Simple and interacting robots, in large numbers, can possibly unlock stealthy capabilities for realizing complicated tasks. However, it has been rather challenging to get these robots to achieve a real hive-like mind of coordination.
In an attempt to overcome this challenge, a team of researchers from MIT’s Computer Science and Artificial Intelligence Laboratory (CSAIL) has developed an amazingly simple strategy—self-assembling robotic cubes that can roll across the ground, jump through the air, and climb over and around one another.
Six years following the first iteration of the project, the self-assembling robots can presently “communicate” with one another through a barcode-like system on every face of the block. This block enables the modules to recognize one another. The autonomous fleet, totaling 16 blocks, can currently achieve simple behaviors or tasks such as tracking light, following arrows, or forming a line.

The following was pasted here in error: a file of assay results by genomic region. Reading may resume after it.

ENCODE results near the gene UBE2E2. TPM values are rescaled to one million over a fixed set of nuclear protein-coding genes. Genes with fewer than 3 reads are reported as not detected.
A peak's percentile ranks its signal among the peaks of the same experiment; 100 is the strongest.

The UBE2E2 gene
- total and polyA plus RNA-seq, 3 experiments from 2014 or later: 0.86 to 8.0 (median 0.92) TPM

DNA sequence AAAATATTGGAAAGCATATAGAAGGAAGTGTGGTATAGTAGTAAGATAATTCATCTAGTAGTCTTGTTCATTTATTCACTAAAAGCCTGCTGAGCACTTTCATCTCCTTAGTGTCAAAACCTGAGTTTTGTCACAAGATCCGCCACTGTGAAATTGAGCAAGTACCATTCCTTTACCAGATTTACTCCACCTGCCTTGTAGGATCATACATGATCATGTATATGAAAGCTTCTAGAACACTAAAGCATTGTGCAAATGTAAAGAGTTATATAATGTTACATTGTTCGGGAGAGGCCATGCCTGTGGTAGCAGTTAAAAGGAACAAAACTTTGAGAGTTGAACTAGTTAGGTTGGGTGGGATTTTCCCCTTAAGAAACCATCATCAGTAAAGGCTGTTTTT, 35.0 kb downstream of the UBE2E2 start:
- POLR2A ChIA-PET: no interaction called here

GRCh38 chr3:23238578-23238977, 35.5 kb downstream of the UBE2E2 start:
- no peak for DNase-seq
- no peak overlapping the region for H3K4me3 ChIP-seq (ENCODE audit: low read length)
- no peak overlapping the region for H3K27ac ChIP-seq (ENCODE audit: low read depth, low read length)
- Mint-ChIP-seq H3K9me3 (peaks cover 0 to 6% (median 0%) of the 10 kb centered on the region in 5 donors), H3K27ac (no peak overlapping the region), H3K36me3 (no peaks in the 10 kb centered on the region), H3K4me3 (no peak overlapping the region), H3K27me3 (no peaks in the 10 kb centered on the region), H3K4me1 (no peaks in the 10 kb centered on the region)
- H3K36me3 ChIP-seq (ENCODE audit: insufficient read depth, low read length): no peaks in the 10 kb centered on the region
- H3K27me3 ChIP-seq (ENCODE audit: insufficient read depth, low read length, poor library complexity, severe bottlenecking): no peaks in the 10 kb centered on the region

Every modular “M-Block” is integrated with a flywheel that moves at 20,000 revolutions every minute and uses angular momentum when it is halted. Permanent magnets, located on each edge and every face, allow any two cubes to adhere to one another.
Although the cubes cannot be exploited as easily as, for example, those from the video game “Minecraft,” the researchers believe that they could provide robust applications in inspection, and ultimately disaster response. One can imagine a burning building, where a staircase has vanished.
In the coming days, one could simply throw the M-Blocks on the ground and watch them build out a transitory staircase for ascending the roof, or descending the basement to save victims.
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